It has been my privilege many times to be with someone in their last moments before death. For some, awake and alert, the focus was on the comfort, consolation, and assurance. Reminding them of their baptism and of the promise and pledge God gave to them there, I gently moved them to see how this was now the completing of that baptismal grace. For some, with few cues to what they heard, the focus was more upon the family gathered in vigil around the one they loved. But again the same focus -- what God began in baptism is now made complete.
For most of these times I used the form for the Commendation of the Dying (from the Little Agenda of Lutheran Worship). I have not gotten used to the Pastoral Companion to the Lutheran Service Book and besides I almost know the old rite by heart. The part that I like best is when the Pastor lays his hand on the head of the dying Christian and says:
God in peace (name). My God the Father, who created you, my God the Son, who redeemed and saved you with His blood, may God the Holy Spirit, who sanctified you in the water of Holy Baptism, now receive you into the company of the saints and angels to live in the light of His glory forevermore.
Then that wonderful stanza from "Lord, Thee I Love with All My Heart"
Then let at last Thine angels come,
To Abram's bosom bear me home
That I may die unfearing.
Within my earthen chamber keep
My body safe in peaceful sleep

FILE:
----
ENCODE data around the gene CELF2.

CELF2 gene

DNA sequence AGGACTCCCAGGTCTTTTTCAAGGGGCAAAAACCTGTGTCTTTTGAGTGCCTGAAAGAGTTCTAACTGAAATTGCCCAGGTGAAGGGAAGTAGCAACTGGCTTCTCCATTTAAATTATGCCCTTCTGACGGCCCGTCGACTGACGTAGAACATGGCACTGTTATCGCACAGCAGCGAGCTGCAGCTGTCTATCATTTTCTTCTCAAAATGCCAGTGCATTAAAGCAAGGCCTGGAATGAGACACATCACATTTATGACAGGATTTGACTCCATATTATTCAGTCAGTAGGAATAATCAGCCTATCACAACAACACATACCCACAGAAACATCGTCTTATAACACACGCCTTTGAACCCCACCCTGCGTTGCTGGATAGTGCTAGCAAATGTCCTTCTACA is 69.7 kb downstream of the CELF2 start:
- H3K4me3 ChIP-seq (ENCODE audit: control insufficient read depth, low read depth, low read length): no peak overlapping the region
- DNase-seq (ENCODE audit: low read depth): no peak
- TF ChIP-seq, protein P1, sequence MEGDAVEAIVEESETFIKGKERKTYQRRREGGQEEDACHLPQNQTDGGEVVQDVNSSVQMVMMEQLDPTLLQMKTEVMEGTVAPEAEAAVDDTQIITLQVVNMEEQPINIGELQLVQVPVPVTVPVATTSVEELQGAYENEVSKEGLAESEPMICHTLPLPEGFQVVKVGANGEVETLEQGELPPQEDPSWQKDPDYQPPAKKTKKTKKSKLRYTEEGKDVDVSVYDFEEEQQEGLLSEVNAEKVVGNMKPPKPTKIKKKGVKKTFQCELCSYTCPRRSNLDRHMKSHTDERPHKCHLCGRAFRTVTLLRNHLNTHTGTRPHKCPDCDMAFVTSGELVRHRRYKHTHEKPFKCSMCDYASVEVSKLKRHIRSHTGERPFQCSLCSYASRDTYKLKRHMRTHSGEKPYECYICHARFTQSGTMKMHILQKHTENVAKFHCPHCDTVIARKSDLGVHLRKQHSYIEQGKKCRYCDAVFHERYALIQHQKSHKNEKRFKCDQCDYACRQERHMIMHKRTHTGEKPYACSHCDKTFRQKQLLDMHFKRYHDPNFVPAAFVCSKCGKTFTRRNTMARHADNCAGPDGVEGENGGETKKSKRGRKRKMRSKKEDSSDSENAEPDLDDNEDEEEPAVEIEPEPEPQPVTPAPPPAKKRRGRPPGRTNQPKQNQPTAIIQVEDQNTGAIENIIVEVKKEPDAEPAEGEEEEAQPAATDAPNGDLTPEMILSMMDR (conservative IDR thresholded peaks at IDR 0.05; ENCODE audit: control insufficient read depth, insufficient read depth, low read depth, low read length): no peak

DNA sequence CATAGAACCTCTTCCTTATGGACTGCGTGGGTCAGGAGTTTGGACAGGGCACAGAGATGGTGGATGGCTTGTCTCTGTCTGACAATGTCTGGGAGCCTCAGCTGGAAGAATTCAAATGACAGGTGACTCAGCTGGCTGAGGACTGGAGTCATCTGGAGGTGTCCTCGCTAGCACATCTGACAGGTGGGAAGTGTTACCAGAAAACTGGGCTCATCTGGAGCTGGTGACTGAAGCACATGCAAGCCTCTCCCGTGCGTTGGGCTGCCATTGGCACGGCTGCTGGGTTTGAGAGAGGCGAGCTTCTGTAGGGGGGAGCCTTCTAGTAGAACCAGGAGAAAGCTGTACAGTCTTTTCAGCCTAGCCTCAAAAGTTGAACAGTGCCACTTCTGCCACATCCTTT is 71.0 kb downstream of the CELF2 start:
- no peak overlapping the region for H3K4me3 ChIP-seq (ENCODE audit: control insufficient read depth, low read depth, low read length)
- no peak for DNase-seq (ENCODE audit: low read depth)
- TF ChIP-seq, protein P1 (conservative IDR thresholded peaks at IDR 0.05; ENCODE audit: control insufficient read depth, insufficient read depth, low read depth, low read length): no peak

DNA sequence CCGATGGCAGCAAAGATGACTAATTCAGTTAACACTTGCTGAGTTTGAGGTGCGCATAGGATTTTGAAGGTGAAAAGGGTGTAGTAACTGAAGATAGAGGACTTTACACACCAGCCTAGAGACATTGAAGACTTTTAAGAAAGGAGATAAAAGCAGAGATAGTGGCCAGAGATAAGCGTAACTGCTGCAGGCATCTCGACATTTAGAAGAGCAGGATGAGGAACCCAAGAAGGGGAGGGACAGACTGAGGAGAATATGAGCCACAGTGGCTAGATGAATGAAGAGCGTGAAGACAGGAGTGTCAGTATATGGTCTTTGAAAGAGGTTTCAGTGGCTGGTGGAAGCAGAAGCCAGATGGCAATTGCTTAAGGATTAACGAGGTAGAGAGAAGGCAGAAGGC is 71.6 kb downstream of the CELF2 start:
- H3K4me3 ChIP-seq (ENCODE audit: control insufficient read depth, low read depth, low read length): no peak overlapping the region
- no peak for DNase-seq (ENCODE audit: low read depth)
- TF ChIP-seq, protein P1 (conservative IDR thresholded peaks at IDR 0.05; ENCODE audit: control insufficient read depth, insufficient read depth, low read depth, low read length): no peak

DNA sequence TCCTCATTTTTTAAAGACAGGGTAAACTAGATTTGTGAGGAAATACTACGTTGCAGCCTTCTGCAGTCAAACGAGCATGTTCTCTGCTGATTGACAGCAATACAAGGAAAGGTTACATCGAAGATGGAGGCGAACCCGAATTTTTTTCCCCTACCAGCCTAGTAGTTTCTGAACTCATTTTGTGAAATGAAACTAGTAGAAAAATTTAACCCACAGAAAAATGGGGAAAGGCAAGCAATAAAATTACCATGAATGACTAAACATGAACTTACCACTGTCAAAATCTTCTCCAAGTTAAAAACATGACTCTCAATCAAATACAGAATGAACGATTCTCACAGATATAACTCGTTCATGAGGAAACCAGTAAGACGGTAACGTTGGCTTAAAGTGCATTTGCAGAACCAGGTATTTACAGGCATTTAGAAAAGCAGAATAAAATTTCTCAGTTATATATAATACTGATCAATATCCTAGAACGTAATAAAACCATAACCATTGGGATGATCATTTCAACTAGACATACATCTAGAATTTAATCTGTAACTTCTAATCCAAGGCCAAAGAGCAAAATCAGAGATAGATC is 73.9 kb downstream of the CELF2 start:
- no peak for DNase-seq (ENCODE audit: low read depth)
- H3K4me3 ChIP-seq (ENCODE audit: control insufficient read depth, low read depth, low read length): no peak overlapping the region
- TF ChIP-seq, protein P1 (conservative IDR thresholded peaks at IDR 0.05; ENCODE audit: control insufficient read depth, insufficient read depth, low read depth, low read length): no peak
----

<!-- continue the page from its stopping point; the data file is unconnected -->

Until Thy reappearing.
And then from death awaken me
That my own eyes with joy may see,
O Son of God, Thy glorious face,
My Savior and my ground of grace.
Lord Jesus Christ, Oh, hear my prayer;
Oh, hear my prayer. Thy love surround me ev'rywhere.
It is the greatest of privileges to sit with a family and bring to them the consoling word of the Gospel in the moment of a loved one's death. It is a cherished moment for me as a Pastor. I dare not squander this moment in small talk or sentiment. Nothing less than the Gospel will do, the Word which gives life in the midst of death.
Too often people die alone in hospitals or nursing homes. Sometimes families do not want to be there. My wife is a nurse in a critical care unit and more than I can count she has stayed by the bedside of one dying so that that person is not alone. We need to sing a Te Deum for those who care for our loved ones in their dying hours. But I wish that more families and more Pastors could be there with their parishioners for this final act of love's duties.
"Now and in the hour of our death..." is a well known phrase from the Rosary. I steal it here to commend the practice of keeping vigil with those soon to depart this life. Far from being the victory of death, the Christian sees this moment as the triumph of Christ's life. That we carry in our bodies this victory until finally we are sealed in its power and transported from death to life is one of the great comforts of Christian faith and life. That we may echo Job's words with our own voices "I shall not die but live" is the hallmark of this moment.
As one who has been at that bedside many times, who has kept vigil over a body when family is not around, who has waited for the coroner and the legalities when shut ins have been found dead, and who has brought many families into a hospital room to allow them to say their good byes, I cherish the trust these people place in me and the solemn yet wonderful duty a Pastor keeps when you are with those in the hour of their death. Pray, yes... but speak calmly and forcefully what we already know but may not remember in the clash of emotions and tears... I look for in the resurrection of the dead and the life of the world to come... Amen.